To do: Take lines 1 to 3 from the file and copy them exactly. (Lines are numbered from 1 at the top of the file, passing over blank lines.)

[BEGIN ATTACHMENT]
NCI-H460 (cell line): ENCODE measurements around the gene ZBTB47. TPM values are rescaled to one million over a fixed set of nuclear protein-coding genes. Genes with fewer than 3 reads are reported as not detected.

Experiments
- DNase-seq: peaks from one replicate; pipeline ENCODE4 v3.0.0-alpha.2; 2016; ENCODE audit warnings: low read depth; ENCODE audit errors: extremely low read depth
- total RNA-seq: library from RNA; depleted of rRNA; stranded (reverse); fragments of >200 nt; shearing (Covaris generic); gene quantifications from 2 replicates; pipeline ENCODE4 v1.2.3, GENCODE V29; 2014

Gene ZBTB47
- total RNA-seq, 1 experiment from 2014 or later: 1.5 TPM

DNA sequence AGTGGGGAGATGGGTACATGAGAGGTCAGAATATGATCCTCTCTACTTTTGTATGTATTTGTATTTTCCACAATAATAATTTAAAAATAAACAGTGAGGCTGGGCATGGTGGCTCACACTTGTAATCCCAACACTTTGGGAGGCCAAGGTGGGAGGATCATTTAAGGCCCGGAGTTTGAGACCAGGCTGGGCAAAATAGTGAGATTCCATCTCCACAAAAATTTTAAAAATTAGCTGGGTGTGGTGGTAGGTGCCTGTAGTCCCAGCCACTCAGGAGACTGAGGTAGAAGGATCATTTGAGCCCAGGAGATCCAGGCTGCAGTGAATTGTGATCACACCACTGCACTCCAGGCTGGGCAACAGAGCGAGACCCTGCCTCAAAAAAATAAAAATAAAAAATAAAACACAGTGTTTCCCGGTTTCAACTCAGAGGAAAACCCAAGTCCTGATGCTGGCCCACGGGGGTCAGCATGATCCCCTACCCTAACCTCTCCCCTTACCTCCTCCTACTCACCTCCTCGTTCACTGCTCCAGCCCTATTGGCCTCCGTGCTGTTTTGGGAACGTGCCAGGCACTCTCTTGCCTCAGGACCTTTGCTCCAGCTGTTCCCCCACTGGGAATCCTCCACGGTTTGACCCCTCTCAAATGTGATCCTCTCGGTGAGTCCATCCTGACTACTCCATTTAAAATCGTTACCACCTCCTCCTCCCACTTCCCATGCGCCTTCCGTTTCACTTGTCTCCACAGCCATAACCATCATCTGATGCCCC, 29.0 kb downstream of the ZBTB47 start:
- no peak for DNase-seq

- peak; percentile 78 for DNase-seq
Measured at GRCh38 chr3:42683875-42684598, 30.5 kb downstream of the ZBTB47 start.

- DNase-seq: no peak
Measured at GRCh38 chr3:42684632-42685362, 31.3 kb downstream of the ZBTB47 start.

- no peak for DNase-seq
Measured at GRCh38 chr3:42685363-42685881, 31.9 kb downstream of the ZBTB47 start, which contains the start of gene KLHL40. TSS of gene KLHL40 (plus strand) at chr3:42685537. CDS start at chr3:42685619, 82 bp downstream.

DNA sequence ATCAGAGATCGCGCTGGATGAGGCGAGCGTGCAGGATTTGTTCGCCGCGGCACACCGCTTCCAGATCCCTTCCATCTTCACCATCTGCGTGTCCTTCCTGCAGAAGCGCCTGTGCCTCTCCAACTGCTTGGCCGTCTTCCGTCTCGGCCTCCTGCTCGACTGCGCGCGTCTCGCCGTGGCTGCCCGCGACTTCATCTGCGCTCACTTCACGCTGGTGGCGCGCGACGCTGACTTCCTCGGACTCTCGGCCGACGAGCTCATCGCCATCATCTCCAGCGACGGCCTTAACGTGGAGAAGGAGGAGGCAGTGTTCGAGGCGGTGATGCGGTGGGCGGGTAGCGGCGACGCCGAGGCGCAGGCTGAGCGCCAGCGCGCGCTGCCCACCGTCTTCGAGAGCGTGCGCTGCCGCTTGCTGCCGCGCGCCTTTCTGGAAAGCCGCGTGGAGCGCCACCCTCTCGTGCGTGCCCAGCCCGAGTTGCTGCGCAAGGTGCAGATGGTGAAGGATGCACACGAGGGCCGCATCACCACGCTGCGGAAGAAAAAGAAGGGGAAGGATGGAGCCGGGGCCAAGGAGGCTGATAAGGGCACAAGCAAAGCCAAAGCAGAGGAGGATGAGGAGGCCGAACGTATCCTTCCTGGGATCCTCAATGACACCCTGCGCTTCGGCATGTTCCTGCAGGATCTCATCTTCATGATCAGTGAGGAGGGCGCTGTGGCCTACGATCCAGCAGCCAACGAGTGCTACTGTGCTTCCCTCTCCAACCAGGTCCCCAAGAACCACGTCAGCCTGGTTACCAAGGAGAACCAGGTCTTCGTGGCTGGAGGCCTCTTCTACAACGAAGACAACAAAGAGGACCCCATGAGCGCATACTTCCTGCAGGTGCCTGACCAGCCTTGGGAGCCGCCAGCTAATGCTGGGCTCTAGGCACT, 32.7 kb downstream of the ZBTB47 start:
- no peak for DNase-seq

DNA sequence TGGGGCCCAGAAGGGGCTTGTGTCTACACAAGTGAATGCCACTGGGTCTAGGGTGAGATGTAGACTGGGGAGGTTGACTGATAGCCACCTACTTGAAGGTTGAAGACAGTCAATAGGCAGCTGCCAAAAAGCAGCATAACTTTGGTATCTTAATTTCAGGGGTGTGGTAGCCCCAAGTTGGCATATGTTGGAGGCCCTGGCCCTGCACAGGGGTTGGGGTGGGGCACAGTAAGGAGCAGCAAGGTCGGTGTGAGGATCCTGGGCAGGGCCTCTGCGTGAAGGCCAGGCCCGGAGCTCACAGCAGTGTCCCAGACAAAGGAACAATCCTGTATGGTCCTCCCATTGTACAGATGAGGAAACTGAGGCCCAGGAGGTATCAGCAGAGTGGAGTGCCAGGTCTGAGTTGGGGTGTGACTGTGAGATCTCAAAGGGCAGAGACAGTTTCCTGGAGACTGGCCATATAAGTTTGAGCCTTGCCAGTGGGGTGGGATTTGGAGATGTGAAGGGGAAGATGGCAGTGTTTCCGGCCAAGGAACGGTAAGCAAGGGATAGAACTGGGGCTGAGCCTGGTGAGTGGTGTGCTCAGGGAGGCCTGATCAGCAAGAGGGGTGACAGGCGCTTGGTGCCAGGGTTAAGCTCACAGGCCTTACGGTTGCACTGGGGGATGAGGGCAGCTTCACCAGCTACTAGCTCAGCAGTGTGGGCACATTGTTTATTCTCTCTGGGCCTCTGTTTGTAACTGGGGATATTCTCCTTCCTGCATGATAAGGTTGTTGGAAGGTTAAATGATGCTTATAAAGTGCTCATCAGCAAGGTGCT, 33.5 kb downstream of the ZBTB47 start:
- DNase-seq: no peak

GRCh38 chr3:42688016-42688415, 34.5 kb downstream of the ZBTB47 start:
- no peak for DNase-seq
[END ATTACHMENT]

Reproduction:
NCI-H460 (cell line): ENCODE measurements around the gene ZBTB47. TPM values are rescaled to one million over a fixed set of nuclear protein-coding genes. Genes with fewer than 3 reads are reported as not detected.

Experiments
- DNase-seq: peaks from one replicate; pipeline ENCODE4 v3.0.0-alpha.2; 2016; ENCODE audit warnings: low read depth; ENCODE audit errors: extremely low read depth